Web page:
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Survey of German Attitudes toward Economic and Political Strikes (February 1949)

After twelve years of Nazi rule and nearly four years of Allied occupation, Germans were no longer familiar with strikes as an instrument of economic and political struggle. Although the attitude toward strikes varied according to the age and political orientation of those polled, the majority of Germans in the American occupation zone generally rejected strikes.

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German Attitudes toward Economic and Political Strikes

Sample: 1,500 residents of the American Zone, 250 West Berliners, and 150 people in Bremen.
Interviewing dates: February 1949. (9 pp.)

The large majority of respondents in AMZON (68%), Bremen (81%), and Berlin (72%) disapproved of strikes for higher wages.

In AMZON, however, fewer people disapproved of political than of economic strikes, although more respondents expressed indecisiveness by giving "no opinion." The main reason advanced in support of strikes for political purposes was to call politicians' attention to the shortcomings of their decisions. The main counterargument was that such strikes are useless and accomplish nothing.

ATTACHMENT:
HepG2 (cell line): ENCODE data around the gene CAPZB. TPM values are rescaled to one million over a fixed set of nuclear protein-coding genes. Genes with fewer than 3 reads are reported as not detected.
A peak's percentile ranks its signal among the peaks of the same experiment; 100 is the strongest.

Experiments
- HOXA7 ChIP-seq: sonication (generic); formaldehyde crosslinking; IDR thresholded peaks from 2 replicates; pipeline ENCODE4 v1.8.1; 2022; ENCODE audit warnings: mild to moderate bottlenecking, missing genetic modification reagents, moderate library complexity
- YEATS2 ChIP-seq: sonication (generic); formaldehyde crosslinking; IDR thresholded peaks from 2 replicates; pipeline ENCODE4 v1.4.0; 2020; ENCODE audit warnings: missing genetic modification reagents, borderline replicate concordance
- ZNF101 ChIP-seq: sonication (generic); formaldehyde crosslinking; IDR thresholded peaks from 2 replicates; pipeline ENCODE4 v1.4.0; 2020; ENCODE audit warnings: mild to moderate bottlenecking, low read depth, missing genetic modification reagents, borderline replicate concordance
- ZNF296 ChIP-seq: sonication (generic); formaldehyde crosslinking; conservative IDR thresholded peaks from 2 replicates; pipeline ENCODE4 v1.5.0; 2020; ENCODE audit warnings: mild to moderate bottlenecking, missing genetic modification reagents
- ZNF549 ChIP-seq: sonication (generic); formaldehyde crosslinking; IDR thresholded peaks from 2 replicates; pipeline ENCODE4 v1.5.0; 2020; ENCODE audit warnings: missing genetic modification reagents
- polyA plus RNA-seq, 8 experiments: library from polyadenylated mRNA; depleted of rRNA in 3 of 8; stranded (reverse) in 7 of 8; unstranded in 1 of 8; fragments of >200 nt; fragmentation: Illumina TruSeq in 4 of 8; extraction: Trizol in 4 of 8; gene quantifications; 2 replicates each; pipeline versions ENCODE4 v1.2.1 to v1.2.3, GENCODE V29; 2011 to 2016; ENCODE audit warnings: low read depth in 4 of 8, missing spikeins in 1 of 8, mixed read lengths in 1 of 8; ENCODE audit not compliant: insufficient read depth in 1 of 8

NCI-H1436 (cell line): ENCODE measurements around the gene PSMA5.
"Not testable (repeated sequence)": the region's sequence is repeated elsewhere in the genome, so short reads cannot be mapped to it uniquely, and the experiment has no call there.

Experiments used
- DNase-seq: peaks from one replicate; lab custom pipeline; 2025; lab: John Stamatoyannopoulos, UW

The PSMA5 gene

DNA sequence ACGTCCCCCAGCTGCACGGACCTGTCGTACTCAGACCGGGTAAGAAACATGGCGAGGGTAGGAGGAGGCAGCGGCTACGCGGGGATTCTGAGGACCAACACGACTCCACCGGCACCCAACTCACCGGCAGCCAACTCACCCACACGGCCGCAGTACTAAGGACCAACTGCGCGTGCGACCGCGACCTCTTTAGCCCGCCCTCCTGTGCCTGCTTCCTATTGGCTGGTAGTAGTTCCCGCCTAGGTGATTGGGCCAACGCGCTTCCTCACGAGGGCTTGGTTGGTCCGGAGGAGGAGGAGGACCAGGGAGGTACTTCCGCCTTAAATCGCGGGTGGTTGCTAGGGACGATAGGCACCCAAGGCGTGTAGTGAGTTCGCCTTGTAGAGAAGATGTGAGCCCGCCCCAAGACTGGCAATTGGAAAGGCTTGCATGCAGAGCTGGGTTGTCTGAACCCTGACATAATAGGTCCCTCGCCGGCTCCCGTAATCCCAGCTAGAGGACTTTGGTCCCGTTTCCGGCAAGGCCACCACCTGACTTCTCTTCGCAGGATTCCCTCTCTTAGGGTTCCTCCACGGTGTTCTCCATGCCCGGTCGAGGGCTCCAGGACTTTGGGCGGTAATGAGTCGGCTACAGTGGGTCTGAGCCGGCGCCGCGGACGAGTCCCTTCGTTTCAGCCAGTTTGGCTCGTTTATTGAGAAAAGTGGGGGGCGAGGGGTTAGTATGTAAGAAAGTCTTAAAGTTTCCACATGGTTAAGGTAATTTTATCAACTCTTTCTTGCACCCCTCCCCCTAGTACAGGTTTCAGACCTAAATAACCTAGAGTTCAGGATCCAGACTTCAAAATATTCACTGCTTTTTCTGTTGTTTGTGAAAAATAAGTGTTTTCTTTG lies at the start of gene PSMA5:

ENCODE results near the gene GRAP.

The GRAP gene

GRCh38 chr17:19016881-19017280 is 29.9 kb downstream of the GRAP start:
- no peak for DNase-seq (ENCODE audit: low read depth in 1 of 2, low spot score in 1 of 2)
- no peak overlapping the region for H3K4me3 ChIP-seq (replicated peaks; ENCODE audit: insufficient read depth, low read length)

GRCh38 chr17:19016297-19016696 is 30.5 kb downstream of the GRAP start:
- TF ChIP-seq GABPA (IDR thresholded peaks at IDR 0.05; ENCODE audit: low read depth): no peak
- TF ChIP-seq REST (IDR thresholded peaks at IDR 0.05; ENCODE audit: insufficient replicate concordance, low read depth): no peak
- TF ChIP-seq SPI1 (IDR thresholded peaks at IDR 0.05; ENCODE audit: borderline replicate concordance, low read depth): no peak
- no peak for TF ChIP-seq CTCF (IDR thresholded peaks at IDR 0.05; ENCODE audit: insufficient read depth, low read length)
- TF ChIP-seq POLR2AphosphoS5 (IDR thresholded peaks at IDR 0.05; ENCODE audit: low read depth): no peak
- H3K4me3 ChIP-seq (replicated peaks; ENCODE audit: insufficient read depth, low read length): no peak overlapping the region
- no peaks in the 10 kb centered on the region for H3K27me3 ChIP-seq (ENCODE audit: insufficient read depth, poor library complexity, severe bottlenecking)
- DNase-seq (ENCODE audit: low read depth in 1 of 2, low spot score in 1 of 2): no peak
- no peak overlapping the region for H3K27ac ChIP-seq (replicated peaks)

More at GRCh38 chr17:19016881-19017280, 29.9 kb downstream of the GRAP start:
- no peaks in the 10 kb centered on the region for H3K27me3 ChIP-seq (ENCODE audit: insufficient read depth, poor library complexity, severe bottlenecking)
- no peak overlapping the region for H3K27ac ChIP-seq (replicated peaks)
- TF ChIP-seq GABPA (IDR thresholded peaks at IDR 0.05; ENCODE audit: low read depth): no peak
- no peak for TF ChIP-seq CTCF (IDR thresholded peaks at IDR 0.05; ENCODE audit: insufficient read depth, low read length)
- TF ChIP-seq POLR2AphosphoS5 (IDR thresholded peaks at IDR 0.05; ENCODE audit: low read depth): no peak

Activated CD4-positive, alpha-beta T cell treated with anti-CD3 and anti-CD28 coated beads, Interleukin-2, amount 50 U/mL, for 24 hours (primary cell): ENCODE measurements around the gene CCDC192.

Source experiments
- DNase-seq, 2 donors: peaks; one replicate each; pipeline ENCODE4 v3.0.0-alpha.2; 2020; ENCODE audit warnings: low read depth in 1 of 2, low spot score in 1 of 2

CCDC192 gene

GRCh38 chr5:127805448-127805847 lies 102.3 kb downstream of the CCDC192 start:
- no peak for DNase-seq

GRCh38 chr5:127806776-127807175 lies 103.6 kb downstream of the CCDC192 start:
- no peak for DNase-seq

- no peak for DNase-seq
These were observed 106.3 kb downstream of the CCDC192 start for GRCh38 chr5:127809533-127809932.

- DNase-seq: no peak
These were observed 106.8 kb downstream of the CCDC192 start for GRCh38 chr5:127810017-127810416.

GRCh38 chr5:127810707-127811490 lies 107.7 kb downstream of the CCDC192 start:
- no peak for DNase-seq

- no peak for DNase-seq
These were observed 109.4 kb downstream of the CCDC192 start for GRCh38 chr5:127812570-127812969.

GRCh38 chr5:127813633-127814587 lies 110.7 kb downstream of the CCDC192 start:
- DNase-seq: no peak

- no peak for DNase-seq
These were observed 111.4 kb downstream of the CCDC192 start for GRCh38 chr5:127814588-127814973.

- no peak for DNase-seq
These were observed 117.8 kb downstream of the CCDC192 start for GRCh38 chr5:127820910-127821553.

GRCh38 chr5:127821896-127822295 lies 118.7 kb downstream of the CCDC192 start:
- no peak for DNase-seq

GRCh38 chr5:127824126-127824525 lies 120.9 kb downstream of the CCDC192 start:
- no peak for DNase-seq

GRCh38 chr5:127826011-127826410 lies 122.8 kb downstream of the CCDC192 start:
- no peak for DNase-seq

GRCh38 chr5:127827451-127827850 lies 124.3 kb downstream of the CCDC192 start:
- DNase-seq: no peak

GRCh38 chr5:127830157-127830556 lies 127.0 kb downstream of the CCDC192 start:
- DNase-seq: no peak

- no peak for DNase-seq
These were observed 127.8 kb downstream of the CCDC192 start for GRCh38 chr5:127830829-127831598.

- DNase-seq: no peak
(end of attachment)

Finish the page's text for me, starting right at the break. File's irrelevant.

Respondents from the younger age group were more willing to express approval of both economic and political strikes, but even with them it was only a minority sentiment. As might be anticipated, people in the upper income and better-educated groups – where most employers are found – looked more askance at strikes for better wages or more food. Attitudes on political strikes could not be categorized so easily. Among political groups, SPD sympathizers registered widest support for strikes, although the extent of approval was still no greater than three out of ten. Even among union members, less than one out of three supported strikes as an economic or political weapon; moreover, present union members were less favorable toward the idea of strikes than were would-be members.

Group comparisons for the AMZON population add up to the clear suggestion that disapproval of strikes was not an attitude localized among particular groups, but was the dominating sentiment among all the major segments of German society.

Source: A. J. and R. L. Merritt, Public Opinion in Occupied Germany. The OMGUS Surveys. Urbana, IL, 1970, pp. 288-89.

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